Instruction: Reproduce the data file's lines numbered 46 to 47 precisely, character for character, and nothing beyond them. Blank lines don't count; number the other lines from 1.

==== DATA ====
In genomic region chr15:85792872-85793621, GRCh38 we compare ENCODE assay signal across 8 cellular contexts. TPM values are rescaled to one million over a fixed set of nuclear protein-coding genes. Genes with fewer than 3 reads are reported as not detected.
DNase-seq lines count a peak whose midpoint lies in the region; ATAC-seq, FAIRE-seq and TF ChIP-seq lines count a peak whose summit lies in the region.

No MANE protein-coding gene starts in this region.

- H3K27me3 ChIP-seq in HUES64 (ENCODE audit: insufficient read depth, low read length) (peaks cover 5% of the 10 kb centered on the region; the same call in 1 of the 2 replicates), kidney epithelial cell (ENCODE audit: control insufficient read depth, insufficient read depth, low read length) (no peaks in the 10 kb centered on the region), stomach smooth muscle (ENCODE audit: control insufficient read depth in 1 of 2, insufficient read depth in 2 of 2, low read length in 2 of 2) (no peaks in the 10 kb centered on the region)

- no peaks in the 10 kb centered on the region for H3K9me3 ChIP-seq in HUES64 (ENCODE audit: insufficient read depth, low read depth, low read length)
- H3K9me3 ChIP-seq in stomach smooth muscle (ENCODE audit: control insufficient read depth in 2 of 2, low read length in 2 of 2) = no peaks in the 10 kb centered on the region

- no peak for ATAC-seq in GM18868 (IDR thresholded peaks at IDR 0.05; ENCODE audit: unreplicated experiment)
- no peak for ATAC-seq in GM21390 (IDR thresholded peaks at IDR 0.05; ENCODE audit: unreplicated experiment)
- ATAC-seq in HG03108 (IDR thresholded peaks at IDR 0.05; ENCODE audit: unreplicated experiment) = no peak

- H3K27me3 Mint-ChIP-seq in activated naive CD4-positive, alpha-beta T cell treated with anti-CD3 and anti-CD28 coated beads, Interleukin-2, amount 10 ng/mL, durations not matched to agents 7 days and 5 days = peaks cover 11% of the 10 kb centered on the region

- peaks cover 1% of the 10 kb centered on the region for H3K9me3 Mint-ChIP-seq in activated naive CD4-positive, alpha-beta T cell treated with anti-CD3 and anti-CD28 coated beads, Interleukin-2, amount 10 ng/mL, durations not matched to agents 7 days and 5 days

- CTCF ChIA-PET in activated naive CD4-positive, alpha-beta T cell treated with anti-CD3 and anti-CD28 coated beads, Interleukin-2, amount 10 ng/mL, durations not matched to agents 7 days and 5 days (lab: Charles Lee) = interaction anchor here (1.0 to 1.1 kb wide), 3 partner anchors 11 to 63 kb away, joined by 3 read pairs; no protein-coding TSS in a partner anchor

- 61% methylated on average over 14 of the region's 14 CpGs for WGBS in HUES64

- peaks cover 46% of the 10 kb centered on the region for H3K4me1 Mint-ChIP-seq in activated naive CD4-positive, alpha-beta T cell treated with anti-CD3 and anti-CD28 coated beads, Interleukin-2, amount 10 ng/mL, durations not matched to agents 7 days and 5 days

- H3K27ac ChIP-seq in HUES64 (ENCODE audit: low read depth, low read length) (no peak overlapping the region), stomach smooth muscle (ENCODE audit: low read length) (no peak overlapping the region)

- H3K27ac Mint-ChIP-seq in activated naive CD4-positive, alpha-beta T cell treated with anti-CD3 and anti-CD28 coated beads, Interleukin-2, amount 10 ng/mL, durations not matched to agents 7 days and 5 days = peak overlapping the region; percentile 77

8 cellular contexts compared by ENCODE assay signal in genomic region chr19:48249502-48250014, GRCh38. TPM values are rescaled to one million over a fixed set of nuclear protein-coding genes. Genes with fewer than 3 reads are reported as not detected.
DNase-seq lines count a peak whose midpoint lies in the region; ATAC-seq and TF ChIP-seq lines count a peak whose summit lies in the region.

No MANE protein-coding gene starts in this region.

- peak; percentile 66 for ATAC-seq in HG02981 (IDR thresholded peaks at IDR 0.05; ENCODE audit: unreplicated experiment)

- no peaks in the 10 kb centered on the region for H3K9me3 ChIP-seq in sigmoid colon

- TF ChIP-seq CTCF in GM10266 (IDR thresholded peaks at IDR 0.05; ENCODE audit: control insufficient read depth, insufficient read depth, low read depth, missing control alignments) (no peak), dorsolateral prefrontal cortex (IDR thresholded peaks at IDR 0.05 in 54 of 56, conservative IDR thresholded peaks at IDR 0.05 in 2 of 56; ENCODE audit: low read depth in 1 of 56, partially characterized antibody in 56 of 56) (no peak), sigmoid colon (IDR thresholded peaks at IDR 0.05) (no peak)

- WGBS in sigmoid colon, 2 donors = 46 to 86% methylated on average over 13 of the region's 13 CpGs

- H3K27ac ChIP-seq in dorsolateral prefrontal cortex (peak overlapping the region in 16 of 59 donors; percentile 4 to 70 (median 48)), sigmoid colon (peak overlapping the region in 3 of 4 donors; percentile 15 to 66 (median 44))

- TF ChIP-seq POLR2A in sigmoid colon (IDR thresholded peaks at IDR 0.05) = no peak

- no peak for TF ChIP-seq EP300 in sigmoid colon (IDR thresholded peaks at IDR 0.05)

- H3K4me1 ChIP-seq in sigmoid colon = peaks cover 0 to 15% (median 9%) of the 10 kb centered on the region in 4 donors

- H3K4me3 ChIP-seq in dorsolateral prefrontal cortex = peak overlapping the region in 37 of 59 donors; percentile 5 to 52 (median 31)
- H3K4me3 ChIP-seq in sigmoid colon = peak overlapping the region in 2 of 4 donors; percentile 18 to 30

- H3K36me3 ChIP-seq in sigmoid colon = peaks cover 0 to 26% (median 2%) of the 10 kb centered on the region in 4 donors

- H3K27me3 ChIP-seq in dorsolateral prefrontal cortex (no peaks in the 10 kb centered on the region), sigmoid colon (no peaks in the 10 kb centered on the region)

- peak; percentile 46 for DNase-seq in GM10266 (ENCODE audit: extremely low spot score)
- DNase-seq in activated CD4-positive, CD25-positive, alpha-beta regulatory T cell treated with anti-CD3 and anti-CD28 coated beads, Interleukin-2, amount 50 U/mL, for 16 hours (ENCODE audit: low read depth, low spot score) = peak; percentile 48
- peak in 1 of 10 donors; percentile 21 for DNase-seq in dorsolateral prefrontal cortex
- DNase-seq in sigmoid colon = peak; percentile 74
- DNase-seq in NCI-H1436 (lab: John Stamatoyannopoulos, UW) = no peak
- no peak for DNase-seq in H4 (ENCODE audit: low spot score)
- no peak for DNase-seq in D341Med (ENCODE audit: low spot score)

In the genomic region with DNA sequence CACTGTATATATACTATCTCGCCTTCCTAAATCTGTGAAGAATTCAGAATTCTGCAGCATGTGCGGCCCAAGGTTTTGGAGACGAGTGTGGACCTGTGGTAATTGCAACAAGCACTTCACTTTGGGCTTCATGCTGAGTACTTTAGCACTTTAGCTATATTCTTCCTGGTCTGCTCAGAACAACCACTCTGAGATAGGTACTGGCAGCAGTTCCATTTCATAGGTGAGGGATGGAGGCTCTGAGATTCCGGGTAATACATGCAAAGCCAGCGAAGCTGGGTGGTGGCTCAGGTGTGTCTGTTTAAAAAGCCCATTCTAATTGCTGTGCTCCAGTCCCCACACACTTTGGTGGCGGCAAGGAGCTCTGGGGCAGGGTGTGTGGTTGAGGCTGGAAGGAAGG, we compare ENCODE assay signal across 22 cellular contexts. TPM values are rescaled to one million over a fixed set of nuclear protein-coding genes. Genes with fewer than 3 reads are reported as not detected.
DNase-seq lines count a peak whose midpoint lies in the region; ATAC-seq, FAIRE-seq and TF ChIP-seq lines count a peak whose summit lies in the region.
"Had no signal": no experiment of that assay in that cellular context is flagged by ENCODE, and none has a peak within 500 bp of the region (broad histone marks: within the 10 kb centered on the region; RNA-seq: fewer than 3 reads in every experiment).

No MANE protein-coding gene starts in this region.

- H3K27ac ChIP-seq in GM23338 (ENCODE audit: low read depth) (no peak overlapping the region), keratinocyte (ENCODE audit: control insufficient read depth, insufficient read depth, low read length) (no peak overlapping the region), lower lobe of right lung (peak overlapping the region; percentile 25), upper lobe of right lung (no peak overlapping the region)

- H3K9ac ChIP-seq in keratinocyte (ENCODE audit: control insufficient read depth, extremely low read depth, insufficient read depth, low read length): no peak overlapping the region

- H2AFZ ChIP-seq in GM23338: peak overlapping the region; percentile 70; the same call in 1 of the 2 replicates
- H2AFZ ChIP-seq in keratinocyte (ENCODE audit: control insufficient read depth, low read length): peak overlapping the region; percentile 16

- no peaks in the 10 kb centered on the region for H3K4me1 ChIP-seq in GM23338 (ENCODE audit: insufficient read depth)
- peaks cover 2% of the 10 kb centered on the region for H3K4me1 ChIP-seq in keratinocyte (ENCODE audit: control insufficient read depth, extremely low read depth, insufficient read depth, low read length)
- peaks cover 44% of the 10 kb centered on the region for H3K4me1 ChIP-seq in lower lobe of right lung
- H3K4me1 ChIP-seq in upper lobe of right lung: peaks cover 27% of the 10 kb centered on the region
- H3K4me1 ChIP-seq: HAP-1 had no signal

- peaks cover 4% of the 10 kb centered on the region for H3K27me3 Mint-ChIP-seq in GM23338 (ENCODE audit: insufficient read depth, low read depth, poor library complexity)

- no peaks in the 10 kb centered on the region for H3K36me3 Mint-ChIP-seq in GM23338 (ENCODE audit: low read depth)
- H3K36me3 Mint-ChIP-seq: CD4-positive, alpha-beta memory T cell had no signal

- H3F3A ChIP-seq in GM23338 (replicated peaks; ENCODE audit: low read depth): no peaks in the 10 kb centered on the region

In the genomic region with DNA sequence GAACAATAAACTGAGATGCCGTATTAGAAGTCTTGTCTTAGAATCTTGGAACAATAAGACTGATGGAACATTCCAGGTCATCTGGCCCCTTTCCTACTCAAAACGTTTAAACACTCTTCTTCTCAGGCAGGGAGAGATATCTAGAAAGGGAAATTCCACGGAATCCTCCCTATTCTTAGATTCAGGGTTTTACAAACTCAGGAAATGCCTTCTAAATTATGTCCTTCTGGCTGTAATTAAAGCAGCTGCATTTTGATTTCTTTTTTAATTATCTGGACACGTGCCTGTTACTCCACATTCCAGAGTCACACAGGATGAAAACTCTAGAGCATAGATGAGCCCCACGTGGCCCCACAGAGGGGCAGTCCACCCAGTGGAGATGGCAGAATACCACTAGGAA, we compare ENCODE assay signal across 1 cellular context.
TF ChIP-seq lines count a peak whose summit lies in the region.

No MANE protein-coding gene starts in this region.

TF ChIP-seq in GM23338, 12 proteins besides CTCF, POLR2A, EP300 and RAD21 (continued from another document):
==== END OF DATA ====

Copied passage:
- H2AFZ ChIP-seq in keratinocyte (ENCODE audit: control insufficient read depth, low read length): peak overlapping the region; percentile 16

- no peaks in the 10 kb centered on the region for H3K4me1 ChIP-seq in GM23338 (ENCODE audit: insufficient read depth)